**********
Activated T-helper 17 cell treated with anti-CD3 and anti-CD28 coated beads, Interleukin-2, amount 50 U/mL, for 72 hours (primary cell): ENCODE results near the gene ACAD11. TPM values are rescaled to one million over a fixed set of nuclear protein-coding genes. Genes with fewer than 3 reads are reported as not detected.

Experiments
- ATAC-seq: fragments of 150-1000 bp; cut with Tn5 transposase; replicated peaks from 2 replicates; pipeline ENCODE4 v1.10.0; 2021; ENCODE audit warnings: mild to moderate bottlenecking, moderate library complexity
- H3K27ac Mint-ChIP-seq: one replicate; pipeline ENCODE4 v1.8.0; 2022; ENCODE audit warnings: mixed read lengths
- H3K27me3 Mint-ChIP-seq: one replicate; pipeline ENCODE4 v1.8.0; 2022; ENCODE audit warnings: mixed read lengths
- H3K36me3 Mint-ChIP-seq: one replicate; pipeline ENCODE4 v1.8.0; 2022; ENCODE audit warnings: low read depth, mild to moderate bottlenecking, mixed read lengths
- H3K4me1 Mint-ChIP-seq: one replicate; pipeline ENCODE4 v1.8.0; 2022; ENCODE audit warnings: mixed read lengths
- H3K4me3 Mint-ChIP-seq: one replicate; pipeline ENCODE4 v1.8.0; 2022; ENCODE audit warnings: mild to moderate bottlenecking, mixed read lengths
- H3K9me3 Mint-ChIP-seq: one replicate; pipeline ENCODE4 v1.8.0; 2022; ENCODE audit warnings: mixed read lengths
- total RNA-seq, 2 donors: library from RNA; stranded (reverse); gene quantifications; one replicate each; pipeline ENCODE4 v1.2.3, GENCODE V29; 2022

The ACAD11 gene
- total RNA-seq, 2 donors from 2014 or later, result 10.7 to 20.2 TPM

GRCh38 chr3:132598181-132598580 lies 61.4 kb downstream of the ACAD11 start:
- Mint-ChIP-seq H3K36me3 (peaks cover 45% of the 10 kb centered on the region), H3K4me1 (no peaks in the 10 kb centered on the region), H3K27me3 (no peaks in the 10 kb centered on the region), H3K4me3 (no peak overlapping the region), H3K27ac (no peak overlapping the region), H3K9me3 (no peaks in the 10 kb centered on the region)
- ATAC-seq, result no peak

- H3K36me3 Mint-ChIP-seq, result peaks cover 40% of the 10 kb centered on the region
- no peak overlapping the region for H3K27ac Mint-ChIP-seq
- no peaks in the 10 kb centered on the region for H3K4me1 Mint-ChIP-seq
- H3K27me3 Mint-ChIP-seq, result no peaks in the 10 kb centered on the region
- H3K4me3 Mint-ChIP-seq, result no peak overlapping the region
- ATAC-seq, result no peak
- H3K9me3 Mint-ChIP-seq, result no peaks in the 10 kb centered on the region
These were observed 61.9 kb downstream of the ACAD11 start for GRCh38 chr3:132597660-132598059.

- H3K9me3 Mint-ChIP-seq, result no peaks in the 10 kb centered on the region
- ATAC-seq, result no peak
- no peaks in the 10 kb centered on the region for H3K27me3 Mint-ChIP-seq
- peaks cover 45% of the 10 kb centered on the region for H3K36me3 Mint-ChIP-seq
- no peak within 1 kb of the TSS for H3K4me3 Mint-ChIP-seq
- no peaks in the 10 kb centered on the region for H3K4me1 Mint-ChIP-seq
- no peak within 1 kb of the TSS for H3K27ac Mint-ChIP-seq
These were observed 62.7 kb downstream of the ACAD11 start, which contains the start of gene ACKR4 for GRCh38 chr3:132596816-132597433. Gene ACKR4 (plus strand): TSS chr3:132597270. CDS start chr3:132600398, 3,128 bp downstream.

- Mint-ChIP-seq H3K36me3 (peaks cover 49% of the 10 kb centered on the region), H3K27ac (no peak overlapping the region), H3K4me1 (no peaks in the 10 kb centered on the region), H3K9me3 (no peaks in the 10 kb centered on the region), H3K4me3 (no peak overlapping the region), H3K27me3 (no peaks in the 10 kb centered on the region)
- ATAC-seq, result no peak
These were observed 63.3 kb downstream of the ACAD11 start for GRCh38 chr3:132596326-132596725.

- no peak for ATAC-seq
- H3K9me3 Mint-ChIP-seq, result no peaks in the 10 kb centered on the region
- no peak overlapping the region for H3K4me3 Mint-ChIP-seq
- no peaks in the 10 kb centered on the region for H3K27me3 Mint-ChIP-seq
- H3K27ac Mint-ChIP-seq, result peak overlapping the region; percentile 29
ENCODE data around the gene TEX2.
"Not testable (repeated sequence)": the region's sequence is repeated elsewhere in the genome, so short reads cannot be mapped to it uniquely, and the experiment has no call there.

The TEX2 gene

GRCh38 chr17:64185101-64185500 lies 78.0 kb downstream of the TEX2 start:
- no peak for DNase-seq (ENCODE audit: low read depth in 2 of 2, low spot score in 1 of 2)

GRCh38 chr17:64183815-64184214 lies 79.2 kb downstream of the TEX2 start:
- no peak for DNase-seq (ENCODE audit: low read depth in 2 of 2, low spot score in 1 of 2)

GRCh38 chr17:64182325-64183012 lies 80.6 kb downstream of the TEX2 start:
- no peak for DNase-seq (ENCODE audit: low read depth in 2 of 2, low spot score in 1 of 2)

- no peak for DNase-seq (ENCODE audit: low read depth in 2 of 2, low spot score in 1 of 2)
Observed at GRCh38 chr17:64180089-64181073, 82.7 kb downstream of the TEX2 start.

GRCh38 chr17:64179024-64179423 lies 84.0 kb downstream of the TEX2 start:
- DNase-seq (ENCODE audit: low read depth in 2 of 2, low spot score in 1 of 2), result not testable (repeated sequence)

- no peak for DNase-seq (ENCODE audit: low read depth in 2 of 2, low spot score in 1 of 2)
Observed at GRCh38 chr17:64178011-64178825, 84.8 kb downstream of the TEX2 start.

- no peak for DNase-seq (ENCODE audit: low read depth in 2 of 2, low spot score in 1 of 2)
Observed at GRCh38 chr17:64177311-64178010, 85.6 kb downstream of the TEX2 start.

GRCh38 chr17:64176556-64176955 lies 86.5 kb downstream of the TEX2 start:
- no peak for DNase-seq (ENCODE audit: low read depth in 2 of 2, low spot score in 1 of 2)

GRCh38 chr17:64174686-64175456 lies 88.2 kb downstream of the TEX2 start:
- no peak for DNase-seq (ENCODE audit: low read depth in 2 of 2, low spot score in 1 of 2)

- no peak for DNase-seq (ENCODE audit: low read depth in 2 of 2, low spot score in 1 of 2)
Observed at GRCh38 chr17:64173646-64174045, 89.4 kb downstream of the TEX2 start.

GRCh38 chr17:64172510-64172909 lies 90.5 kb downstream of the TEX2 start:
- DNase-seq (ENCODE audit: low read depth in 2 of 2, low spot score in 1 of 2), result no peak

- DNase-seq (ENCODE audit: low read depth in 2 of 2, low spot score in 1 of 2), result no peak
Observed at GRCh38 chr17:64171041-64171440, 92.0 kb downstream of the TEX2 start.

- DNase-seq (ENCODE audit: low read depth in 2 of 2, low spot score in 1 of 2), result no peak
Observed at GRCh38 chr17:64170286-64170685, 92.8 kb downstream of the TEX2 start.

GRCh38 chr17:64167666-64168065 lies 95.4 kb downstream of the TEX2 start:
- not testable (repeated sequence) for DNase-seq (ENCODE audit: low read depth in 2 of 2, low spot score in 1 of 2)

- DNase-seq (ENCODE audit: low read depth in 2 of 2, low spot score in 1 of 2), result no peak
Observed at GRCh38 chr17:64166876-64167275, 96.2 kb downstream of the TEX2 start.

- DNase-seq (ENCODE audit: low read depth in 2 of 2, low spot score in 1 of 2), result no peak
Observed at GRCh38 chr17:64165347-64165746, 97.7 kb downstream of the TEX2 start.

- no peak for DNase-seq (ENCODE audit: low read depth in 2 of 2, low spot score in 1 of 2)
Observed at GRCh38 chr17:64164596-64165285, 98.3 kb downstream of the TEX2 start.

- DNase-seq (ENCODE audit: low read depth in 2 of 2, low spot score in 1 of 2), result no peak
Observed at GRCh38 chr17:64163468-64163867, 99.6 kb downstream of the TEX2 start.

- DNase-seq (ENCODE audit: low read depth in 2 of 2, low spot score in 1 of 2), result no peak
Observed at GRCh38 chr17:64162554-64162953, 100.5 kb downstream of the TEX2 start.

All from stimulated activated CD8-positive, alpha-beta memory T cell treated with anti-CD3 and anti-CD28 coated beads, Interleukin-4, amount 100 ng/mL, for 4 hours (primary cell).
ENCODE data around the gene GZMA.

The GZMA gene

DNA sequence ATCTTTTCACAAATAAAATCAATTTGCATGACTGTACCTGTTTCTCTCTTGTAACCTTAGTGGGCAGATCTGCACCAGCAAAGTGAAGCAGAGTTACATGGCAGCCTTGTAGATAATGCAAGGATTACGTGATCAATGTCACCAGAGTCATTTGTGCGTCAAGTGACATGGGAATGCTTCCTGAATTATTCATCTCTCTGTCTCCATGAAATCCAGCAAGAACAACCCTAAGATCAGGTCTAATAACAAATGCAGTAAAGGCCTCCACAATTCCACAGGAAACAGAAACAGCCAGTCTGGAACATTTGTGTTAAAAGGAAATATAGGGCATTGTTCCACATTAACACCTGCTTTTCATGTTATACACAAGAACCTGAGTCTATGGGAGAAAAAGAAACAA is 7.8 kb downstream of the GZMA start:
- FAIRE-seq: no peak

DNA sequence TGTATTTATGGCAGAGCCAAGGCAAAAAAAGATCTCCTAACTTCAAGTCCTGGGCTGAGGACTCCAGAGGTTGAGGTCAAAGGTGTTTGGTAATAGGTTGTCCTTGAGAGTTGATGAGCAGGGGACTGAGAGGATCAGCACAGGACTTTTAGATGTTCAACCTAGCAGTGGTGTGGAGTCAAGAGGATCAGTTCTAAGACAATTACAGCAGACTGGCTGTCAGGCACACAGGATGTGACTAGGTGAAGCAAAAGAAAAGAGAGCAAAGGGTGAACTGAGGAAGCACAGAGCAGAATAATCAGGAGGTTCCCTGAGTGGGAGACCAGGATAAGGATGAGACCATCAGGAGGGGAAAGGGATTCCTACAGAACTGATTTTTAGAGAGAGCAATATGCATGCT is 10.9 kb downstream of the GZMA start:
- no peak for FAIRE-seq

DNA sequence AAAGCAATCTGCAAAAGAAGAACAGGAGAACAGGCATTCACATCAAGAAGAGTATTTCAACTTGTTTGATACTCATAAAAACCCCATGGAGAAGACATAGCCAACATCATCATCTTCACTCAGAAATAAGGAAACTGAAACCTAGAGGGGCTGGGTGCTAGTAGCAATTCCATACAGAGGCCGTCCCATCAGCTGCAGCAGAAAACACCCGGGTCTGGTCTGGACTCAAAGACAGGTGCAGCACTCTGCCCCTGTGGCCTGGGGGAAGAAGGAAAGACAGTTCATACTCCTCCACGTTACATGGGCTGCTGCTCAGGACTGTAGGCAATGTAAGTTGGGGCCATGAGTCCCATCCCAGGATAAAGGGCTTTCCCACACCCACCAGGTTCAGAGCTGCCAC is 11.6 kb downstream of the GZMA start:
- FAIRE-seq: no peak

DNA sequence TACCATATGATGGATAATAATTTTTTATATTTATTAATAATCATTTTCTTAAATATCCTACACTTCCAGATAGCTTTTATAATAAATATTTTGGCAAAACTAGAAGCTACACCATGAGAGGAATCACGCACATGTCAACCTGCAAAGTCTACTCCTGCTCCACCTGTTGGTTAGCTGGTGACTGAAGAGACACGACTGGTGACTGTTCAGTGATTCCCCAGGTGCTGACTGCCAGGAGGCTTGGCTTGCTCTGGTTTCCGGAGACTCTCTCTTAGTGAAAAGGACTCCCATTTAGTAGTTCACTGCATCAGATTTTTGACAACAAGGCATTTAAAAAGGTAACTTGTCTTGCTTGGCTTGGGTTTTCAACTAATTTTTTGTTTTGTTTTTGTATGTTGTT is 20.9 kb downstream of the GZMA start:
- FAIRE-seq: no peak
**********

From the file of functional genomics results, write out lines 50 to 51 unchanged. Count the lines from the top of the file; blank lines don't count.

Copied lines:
Observed at GRCh38 chr17:64180089-64181073, 82.7 kb downstream of the TEX2 start.

GRCh38 chr17:64179024-64179423 lies 84.0 kb downstream of the TEX2 start: